I am personally glad to see the Ares expertise utilized in a commercial design, and we who hope for widening access to space couldn’t hope for a better situation – one increasingly likely to stimulate competetive rocket vehicle pricing, innovation, and development.





Bigelow Aerospace accelerates station plans

17 12 2010

Sundancer, Bigelow Aerospace's proposed first habitable module. (Credit: Bigelow Aerospace)

Recently, two companies have arisen to challenge Bigelow Aerospace’s  domination of the commercial space station market.  Now, quietly, Bigelow has fired back where it hurts most: Timeframe.

It seems that the first to get a station to orbit will be in a position to pluck the ripest government and corporate space station user contracts.  In this light, Bigelow faces serious, direct competition against the likes of Excalibur Almaz of the British Isles and Russia’s Orbital Technologies, who have each come out and declared a target year of 2015 for launch and deployment of their own stations.

While before the economic collapse Bigelow’s target launch date for Sundancer was 2010, it should come as no surprise that Bigelow’s more recent target date for lofting human-habitable modules was also 2015.

Now, only a few months after Almaz and Orbital Tech announced their station plans, a quick check of Bigelow Aerospace’s Sundancer module page now lists 2014 as their targeted launch date.  Because Bigelow already has hardware built and launched, I believe them when they shift up a timetable.  The operations and capabilities of Excalibur Almaz and Orbital Technologies are a little more nebulous – I imagine their 2015 date is being optimistic.

Will either be able to up the ante on Bigelow and declare a 2013 target launch date?  Time will tell.  However, any competition that can accelerate the deployment of additional destinations in space, even by only a year, is fantastic in my book.

Ad Astra, space station manufacturers.  Ad Astra.





A Radioactive Astronaut-Hopeful (Space update)

20 11 2010

Me probing an old military well in the Nevada wilderness for geologic data.

By education and trade, I’m a geologist, having worked now in the professional world for more than six years getting my boots dirty performing hydrogeology, water resources, drilling, geomorphology research, and environmental contaminant transport and remediation work in some of the most remote territory this country has to offer.  However, in my push toward becoming an astronaut, one may wonder why I suddenly think it’s a good idea to be working as a radiological engineer and pursuing graduate work in Radiation Health Physics (in addition to my Space Studies work at UND).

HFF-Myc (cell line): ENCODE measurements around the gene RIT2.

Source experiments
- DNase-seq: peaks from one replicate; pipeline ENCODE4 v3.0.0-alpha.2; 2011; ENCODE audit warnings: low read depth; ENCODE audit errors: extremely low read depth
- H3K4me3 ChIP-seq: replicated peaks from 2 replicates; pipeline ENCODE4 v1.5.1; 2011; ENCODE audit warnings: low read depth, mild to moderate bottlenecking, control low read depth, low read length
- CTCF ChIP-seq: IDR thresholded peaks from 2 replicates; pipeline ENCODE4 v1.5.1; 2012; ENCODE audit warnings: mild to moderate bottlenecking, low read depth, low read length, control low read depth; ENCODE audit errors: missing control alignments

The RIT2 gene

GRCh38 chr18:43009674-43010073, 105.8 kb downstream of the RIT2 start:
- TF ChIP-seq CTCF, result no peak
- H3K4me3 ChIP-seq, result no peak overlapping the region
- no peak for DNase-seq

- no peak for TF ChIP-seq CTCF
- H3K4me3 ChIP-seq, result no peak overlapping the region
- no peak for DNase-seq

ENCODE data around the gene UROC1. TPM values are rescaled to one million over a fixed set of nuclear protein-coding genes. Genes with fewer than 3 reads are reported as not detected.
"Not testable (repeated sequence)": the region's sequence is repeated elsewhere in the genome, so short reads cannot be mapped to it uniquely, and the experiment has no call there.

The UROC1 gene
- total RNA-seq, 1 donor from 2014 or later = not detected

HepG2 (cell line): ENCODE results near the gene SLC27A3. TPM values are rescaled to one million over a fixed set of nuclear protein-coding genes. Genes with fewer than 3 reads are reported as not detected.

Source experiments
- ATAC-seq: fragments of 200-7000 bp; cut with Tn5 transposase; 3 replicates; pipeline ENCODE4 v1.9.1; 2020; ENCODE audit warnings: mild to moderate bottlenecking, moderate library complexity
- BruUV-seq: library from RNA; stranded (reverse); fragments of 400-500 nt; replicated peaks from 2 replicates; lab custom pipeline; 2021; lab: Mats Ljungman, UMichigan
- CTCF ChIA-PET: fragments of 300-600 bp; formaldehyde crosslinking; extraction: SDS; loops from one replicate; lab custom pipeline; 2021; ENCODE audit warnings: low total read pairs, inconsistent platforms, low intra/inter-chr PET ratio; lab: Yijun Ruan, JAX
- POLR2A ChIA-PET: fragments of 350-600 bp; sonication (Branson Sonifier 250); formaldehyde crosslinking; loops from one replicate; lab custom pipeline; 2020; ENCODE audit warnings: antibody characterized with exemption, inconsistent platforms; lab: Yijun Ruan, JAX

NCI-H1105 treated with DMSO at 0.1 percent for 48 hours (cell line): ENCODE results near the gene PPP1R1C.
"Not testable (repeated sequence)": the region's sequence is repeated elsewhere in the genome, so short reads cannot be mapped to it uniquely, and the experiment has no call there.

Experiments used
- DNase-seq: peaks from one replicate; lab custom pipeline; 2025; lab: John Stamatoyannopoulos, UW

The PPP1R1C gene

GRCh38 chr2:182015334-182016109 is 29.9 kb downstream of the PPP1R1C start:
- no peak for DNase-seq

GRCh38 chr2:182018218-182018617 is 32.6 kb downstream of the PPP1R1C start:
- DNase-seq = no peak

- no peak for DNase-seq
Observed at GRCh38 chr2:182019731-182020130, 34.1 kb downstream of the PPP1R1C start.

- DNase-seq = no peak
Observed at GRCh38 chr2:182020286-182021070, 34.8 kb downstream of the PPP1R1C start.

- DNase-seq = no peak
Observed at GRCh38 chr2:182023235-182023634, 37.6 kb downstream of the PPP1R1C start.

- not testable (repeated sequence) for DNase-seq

Why not study something more direct, like Planetary Geology (Astrogeology)?

The answer, while seemingly obscure, is simple:  What does geology, outer space, the Moon’s surface, Mars’s surface, and advanced spacecraft power and propulsion systems all have in common?  Radioactivity.

Boltwoodite and Torbernite, uranium-bearing mineral samples. (Credit: Ben McGee)

On Earth, (and other heavy rocky bodies,) radioactivity is a natural occurrence.  Plants (and even human beings) all beam out radioactive gamma rays from a natural isotope of Potassium.  (This is prevalent enough that you can calibrate your instruments to it in the wild.)  Even more to the point, radioactive Uranium and Thorium are more common in the Earth’s crust than Gold or Silver.  These elements are crucial to determining the ages of rocks.

Now, go farther.  As we move outside the Earth’s protective magnetic field, (i.e., orbit, Moon, Mars, and everything beyond and in-betwixt,) cosmic and solar radiation are essentially the greatest hazards an astronaut may face.  Radiation shielding and measurement are of primary importance.

Illustration of a manned NTR exploration spacecraft and landing capsule in Mars orbit. (Credit: Douglas/Time Magazine, 1963)

Farther still, once a spacecraft travels beyond about Mars, the intensity of sunlight is such that solar panels are inadequate to supply necessary power.  Nuclear reactors, (Radioisotope-Thermoelectric Generators, or RTGs,) are necessary.

Plus, in order to get out that far (to Mars or beyond) in a reasonable amount of time, our chemical rockets won’t provide enough kick.  Instead, Nuclear Thermal Rockets (NTRs) are about the most efficient way to go, something I’m in the midst of researching in earnest.

Hence, in addition to having experience as a field geologist (for future visits to the Moon, Mars, asteroids, etc.,) being trained to swing a radiation detector around, understanding the exact hazards radiation poses and how it works, and knowing your way around a nuclear reactor are all uniquely suited to space exploration.

Admittedly, it’s an unconventional path, but it’s my path: Riding gamma rays to the stars.





In Space, Life Imitates Art

19 11 2010

Space Station Astronaut Tracy Dyson gazing back at Earth. (Credit: NASA)

When the now-famous image above, possibly the most romantic space exploration image ever taken, hit the net a few days ago, a similarity immediately struck me.   One of my favorite modern “romantic realist” artists, Bryan Larsen, painted a nearly identical, visionary image seven years ago, entitled, “How Far We’ve Come“:

Painting of a space station astronaut gazing back at Earth. (Credit: Bryan Larsen)

Not only is the similarity unbelievable, but both images invoke the same sense of beauty, wonder, and awe-inspired appreciation for what we’ve been able to achieve so far.  -Just something I felt compelled to point out.

For more from Larsen, check out his gallery at Quent Cordair Fine Art here.  There are a few additional space-inspired paintings in his offerings, as well.





China’s space lab rising

5 11 2010

Chinese National Space Administration. (Credit: CNSA)

As arguably the third most powerful space agency in the world, the China National Space Administration, which already has successful manned launches and a confirmed spacewalk under its belt, continues its determined drive starward.  In early October, the CNSA signed a cooperative space plan with Russia for the 2010-2012 timeframe, the contents of which are being held close to the vest but no doubt include the joint Russian-Chinese exploration and sample-return mission (Fobos-Grunt) to the Martian moon Phobos next year.